Gemini XIII is about cooperative survival in the depths of space. The gameplay was built around the need for players to cooperate in order to solve puzzles and overcome obstacles. Players have asymmetrical abilities, and often asymmetrical pieces of information that they must put together to solve puzzles, and complete their mission.
- Lead Designer – Design mechanics and gameplay specifications
- Content Designer – Create puzzles to teach players mechanics and build tension into gameplay
Communication and cooperation
Gemini XIII’s gameplay was built around the need for players to cooperate in order to solve puzzles and overcome obstacles. Players had different abilities, and often different bits of information vital to solving a puzzle. This required a high degree of communication, and cooperation.
Movement in Zero-G
Gemini XIII‘s camera was rewritten to allow players the same degree of freedom that astronauts have. Players could flip and spin in a full 360 degrees, making orientation an additional challenge for players to overcome.
Players are trapped in separate locations while the ship passes through a dust storm. Player A (the Commander) is stuck inside the ship due to an electrical failure from the storm, and player B (the Mechanic) is trapped outside on the solar panel array.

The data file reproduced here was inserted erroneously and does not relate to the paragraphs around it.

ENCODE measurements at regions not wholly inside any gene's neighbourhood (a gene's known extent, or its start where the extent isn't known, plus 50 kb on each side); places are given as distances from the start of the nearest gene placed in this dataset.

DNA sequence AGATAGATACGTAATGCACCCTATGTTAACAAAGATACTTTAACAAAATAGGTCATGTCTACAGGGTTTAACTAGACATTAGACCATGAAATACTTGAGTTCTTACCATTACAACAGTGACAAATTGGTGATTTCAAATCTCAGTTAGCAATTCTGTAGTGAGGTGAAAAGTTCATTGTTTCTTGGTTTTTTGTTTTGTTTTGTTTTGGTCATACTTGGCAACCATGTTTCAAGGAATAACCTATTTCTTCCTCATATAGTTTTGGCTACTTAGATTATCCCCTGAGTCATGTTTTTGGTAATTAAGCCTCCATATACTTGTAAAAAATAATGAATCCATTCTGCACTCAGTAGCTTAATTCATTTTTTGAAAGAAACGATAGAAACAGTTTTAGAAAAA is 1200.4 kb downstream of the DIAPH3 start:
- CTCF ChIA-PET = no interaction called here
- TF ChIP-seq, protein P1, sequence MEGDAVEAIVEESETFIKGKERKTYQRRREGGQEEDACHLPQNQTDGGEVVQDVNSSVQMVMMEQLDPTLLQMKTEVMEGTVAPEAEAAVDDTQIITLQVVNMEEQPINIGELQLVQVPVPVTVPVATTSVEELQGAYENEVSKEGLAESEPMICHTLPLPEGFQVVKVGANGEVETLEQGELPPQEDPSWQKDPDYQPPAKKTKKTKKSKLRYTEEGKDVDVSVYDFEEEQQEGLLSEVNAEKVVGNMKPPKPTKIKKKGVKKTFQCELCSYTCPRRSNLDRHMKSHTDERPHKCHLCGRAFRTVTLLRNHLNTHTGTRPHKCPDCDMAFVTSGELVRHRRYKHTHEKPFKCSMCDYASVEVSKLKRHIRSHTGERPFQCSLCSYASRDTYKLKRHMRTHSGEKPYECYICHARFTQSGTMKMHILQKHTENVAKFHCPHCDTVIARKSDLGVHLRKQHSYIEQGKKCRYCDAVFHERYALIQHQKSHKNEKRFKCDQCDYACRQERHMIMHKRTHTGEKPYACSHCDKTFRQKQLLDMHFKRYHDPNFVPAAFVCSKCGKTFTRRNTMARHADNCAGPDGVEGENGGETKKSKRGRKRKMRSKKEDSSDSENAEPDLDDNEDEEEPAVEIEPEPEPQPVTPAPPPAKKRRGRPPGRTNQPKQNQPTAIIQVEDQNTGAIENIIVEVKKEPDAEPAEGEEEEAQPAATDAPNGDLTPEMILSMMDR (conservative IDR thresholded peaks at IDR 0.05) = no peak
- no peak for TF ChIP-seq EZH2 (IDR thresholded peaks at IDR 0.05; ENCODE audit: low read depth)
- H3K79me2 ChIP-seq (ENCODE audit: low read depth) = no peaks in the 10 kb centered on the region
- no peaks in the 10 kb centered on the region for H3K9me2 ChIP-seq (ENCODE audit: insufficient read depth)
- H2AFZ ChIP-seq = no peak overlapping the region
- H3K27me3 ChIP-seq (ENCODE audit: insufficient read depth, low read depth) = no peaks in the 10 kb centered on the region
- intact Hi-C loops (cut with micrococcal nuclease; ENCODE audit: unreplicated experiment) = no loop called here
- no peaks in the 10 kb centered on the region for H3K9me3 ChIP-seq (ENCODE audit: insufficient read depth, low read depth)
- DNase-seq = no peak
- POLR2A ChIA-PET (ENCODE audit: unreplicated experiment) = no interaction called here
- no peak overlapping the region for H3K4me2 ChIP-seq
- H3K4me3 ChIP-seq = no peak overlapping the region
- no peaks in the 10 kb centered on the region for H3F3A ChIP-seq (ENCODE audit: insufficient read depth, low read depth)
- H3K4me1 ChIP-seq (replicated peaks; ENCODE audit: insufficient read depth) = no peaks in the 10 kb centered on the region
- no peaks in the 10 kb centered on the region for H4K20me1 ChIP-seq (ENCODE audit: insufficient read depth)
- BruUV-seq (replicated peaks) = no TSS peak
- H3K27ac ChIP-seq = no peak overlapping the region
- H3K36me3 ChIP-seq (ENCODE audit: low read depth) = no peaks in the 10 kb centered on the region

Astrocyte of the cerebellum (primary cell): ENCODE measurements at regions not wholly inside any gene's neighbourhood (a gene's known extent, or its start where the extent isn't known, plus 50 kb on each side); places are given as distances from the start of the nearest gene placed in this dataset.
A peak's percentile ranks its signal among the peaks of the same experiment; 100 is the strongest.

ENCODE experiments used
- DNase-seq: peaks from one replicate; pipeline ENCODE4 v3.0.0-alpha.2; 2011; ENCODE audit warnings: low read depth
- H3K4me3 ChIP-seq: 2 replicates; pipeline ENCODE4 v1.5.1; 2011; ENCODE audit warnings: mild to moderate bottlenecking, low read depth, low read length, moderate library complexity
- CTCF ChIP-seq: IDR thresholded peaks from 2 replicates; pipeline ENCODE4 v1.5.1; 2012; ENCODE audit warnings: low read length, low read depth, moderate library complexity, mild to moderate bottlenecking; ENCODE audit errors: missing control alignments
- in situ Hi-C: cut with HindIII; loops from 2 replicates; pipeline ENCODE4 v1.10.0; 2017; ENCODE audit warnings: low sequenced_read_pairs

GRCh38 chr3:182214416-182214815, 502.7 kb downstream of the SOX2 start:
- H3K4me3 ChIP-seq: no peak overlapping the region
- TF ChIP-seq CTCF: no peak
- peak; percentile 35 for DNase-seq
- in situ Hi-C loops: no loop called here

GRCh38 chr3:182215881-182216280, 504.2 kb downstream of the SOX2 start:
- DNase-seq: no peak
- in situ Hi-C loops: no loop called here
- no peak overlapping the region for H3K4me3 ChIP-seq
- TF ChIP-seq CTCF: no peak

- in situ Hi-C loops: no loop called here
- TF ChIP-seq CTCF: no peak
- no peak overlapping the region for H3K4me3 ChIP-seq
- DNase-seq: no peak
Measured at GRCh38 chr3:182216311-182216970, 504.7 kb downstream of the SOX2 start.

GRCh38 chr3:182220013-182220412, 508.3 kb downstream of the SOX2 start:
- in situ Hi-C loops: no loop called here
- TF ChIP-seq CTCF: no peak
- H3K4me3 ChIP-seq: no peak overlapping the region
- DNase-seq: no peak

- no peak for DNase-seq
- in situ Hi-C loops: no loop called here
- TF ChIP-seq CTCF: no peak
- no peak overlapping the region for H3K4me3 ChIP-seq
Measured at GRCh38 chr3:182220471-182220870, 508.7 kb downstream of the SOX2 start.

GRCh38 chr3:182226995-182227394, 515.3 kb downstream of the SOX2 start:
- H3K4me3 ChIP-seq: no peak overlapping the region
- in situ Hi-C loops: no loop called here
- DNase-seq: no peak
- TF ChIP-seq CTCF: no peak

From the inside of the ship, the Commander can rotate specific solar panels so that they shield the Mechanic from bits of debris. Some panels have safety locks on them however and cannot rotate enough to be an effective shield for the Mechanic.
There is a color code that helps the Commander to move panels correctly, though it does not say which panels are locked. In this example the image on the left has all panels in the starting position, and the image on the right has the Orange marked panels rotated. Notice that one panel is fully rotated, and the others are only partially rotated and cannot be used as shields.
From outside the ship, the mechanic must use her multi-tool to manually override safety locks on the panels, so that they can more effectively be used as shields.
The image above shows panels that are rotated from the Mechanic’s perspective. The panels that cannot rotate fully are clocked by safety locks that can be removed by the Mechanic blasting them with her multi-tool as seen below.
When the Mechanic removes the safety locks the panel can be rotated fully by the Commander. This lets the mechanic slowly move forward one panel at a time.
By working together the Mechanic can gradually make her way back into the ship and out of danger.
Although the game did not reach the level we were hoping due to technical problems and extremely busy schedules, overall there are a lot of good ideas here. Asymmetrical puzzle solving proved to be interesting, as did the style of movement that mimicked being in a zero-g environment. Revisiting these concepts in a future project remains an appealing idea.